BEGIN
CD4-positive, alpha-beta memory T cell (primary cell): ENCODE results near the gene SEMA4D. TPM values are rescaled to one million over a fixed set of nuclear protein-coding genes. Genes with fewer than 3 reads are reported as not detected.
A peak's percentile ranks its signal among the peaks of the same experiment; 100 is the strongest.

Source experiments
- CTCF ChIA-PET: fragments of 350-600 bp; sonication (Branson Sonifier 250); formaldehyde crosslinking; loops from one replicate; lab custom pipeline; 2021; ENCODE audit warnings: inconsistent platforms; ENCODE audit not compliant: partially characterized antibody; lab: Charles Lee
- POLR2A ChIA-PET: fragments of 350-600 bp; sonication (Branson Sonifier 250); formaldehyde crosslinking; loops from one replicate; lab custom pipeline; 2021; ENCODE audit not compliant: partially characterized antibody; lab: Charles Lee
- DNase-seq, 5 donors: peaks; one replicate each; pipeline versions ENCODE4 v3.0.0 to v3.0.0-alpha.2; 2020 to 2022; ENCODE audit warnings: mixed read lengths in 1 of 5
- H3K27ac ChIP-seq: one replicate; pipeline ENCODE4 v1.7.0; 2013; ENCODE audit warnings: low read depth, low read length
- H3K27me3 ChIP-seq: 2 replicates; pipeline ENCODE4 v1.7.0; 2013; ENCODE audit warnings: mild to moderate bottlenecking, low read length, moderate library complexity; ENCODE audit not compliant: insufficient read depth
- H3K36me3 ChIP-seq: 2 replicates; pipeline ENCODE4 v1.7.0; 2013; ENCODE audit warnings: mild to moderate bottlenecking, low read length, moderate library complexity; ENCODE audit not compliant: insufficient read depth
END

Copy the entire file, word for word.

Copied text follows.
CD4-positive, alpha-beta memory T cell (primary cell): ENCODE results near the gene SEMA4D. TPM values are rescaled to one million over a fixed set of nuclear protein-coding genes. Genes with fewer than 3 reads are reported as not detected.
A peak's percentile ranks its signal among the peaks of the same experiment; 100 is the strongest.

Source experiments
- CTCF ChIA-PET: fragments of 350-600 bp; sonication (Branson Sonifier 250); formaldehyde crosslinking; loops from one replicate; lab custom pipeline; 2021; ENCODE audit warnings: inconsistent platforms; ENCODE audit not compliant: partially characterized antibody; lab: Charles Lee
- POLR2A ChIA-PET: fragments of 350-600 bp; sonication (Branson Sonifier 250); formaldehyde crosslinking; loops from one replicate; lab custom pipeline; 2021; ENCODE audit not compliant: partially characterized antibody; lab: Charles Lee
- DNase-seq, 5 donors: peaks; one replicate each; pipeline versions ENCODE4 v3.0.0 to v3.0.0-alpha.2; 2020 to 2022; ENCODE audit warnings: mixed read lengths in 1 of 5
- H3K27ac ChIP-seq: one replicate; pipeline ENCODE4 v1.7.0; 2013; ENCODE audit warnings: low read depth, low read length
- H3K27me3 ChIP-seq: 2 replicates; pipeline ENCODE4 v1.7.0; 2013; ENCODE audit warnings: mild to moderate bottlenecking, low read length, moderate library complexity; ENCODE audit not compliant: insufficient read depth
- H3K36me3 ChIP-seq: 2 replicates; pipeline ENCODE4 v1.7.0; 2013; ENCODE audit warnings: mild to moderate bottlenecking, low read length, moderate library complexity; ENCODE audit not compliant: insufficient read depth